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Evidence-Based Medicine: Review and Practice: How to search for evidence

Created by Health Science Librarians

Select words from the PICO concepts to guide the development of a PubMed search. Remember:


You do not need to use all of the concepts or all the words from your PICO question as you build your search.  Find subject headings if applicable in the database you are using.
List variations of a word, because the database will search for exactly what you type.  Use an asterisk to search for words that have the same base but different variations at the end.  Don't shorten too much or you may get an error or unexpected results.


For example: (prevent OR preventing OR prevented OR prevention OR preventative)
For example: ed* will return education terms, but it will also give you edema, emergency department, edition, editor, edge, edible, and other unrelated words.  educat* will search for education, educating, educator, educated, educational
Synonyms will help expand your search and give you more options.  Use the word OR between each synonym.  Use parenthesis around each synonym group to help the database understand how to organize your search.


For example: (therapy OR therapeutic OR treatment) AND (cancer OR cancers OR neoplasm*)
Include possible acronyms as synonyms for your search terms with OR in between.  Beware of acronyms with multiple meanings.  Use alternate spellings (such as hematology OR haematology).


For example: "enhanced recovery after surgery" OR ERAS
For example: MI could refer to "myocardial infarction" or Michigan, mile, middle initial, etc.
Search for phrases in double quotes so the database keeps them together as one concept.


For example:  "quality of life" or "length of stay"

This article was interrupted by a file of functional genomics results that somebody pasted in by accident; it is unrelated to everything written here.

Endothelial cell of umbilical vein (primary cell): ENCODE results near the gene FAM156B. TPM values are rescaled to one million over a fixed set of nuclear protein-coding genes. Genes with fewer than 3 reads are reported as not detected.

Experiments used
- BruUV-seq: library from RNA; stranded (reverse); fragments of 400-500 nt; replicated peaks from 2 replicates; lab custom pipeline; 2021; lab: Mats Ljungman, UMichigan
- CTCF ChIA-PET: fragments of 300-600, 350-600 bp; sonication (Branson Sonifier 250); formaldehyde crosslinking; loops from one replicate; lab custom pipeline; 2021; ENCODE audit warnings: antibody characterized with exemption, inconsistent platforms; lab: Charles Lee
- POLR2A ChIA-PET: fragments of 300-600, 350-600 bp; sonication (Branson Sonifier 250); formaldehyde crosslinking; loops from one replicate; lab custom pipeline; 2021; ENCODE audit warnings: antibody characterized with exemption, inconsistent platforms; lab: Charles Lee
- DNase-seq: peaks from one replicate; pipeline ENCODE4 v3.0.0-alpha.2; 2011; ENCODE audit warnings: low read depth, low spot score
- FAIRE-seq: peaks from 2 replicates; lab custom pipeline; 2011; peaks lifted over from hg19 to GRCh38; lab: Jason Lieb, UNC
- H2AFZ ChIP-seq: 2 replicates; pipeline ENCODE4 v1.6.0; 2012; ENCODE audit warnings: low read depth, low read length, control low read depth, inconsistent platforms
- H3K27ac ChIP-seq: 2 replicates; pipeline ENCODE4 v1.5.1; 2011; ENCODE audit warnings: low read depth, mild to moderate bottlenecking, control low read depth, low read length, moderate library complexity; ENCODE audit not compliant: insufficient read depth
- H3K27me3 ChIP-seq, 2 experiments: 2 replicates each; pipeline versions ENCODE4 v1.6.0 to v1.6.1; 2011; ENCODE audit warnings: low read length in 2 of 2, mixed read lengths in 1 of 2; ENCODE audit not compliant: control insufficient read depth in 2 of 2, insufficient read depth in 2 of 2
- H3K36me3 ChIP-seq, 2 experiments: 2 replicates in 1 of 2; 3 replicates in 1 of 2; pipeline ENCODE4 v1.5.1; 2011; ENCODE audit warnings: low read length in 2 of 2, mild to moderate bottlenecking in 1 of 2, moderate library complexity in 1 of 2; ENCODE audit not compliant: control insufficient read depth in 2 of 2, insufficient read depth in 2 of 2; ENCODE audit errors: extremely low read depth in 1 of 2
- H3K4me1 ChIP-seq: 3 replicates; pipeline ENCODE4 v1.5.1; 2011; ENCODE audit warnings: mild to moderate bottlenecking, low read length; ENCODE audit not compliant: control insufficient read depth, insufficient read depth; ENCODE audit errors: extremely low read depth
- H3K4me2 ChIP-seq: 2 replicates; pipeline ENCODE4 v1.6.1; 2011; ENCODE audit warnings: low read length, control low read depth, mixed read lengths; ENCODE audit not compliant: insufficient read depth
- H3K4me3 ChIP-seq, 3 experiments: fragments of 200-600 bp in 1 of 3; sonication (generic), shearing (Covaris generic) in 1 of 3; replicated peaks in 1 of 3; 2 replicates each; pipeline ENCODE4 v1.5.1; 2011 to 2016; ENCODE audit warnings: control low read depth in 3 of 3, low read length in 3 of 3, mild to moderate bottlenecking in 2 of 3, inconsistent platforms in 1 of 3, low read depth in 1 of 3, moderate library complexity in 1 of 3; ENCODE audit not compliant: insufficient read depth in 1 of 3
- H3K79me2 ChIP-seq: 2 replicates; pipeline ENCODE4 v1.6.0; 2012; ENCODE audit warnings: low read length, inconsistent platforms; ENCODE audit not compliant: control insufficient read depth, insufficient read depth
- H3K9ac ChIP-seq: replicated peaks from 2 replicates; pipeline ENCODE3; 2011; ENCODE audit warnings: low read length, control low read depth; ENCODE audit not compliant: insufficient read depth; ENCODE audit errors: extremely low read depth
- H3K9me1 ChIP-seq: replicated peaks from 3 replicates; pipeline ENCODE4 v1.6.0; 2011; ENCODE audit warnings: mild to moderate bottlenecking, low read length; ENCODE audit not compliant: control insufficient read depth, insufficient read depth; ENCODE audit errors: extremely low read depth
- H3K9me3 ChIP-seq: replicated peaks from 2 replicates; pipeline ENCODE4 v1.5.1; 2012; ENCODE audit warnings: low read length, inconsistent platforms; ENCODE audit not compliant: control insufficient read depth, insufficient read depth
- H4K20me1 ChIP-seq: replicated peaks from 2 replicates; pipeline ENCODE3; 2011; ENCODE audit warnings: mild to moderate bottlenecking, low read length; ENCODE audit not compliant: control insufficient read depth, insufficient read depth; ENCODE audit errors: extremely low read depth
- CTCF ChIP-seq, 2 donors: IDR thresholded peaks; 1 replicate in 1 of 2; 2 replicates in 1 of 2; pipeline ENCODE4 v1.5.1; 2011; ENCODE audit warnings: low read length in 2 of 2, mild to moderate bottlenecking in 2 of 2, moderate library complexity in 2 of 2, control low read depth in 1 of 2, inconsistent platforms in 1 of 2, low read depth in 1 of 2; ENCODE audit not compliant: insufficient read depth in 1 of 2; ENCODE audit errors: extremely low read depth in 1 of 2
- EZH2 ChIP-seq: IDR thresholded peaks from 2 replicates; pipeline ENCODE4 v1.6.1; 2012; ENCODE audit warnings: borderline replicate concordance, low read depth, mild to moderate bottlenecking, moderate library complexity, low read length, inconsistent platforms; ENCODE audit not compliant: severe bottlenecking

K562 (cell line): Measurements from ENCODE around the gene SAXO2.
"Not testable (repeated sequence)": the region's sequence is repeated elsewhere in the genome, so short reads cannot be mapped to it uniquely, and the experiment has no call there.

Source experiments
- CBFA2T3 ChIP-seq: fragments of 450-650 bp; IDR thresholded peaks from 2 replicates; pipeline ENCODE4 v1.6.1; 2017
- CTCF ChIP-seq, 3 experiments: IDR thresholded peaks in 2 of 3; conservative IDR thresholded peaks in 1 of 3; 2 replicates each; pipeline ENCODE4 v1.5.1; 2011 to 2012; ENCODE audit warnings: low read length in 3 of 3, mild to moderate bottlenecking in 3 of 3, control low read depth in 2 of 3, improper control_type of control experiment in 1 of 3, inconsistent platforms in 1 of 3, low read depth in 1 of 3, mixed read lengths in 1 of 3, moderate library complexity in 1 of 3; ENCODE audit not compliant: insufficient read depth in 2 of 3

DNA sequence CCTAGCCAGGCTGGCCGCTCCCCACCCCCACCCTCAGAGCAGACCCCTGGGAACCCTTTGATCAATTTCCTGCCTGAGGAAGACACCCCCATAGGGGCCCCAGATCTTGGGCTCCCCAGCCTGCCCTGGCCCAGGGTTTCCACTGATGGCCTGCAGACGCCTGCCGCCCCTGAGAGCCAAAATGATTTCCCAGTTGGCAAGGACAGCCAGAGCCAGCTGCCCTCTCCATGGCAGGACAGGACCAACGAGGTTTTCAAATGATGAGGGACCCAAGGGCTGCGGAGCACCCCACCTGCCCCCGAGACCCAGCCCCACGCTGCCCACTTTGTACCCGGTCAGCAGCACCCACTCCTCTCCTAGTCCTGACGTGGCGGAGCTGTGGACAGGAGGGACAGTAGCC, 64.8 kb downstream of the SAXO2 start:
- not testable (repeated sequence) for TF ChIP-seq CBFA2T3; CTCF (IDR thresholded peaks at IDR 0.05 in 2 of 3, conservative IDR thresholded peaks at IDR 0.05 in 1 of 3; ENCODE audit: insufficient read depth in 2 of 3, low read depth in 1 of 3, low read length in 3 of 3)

Filters, such as article types, gender, or age limits, are usually added after a preliminary search to narrow the results.  You can also search for some of these filters with synonyms


For example: (child OR children* OR pediatric* OR teen* OR preteen* OR adolescen* OR youth*)

Your search may need to change depending on the database you use.  Some databases, such as PubMed, have a controlled vocabulary. For example, instead of using "cancer" as a MeSH term (a Medical Subject Heading), PubMed uses "neoplasms". When using their controlled vocabulary, you may receive greater accuracy in terms or the topic on which you are searching. Each database has its own set of controlled vocabulary, i.e. subject headings.

See our suggested PubMed Tutorials for assistance and more information.

Example: Building a search

Question:  What effect does preoperative carbohydrate treatment, compared with preoperative fasting, have on postoperative recovery in adult patients undergoing surgery?


P = surgical patients

I = preoperative carbohydrates

C = fasting

O = recovery


Search:  ("Preoperative Care"[MeSH] OR preoperative OR "pre-operative") AND ("Fasting"[MeSH] OR fasting OR NPO) AND ("Dietary Carbohydrates"[MeSH] OR carbohydrate*) AND ("Postoperative Complications"[MeSH] OR "Recovery of Function"[MeSH] OR recover*)